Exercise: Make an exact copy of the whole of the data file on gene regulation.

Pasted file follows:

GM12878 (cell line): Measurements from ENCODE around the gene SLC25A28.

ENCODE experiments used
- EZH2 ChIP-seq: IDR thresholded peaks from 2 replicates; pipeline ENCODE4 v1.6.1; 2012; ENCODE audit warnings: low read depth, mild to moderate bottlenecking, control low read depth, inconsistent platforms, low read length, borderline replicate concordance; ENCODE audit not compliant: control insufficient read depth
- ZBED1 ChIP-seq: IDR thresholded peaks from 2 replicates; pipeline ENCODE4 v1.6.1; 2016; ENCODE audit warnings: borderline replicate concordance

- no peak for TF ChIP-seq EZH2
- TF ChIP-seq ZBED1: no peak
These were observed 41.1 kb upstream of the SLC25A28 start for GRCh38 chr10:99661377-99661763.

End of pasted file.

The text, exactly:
GM12878 (cell line): Measurements from ENCODE around the gene SLC25A28.

ENCODE experiments used
- EZH2 ChIP-seq: IDR thresholded peaks from 2 replicates; pipeline ENCODE4 v1.6.1; 2012; ENCODE audit warnings: low read depth, mild to moderate bottlenecking, control low read depth, inconsistent platforms, low read length, borderline replicate concordance; ENCODE audit not compliant: control insufficient read depth
- ZBED1 ChIP-seq: IDR thresholded peaks from 2 replicates; pipeline ENCODE4 v1.6.1; 2016; ENCODE audit warnings: borderline replicate concordance

- no peak for TF ChIP-seq EZH2
- TF ChIP-seq ZBED1: no peak
These were observed 41.1 kb upstream of the SLC25A28 start for GRCh38 chr10:99661377-99661763.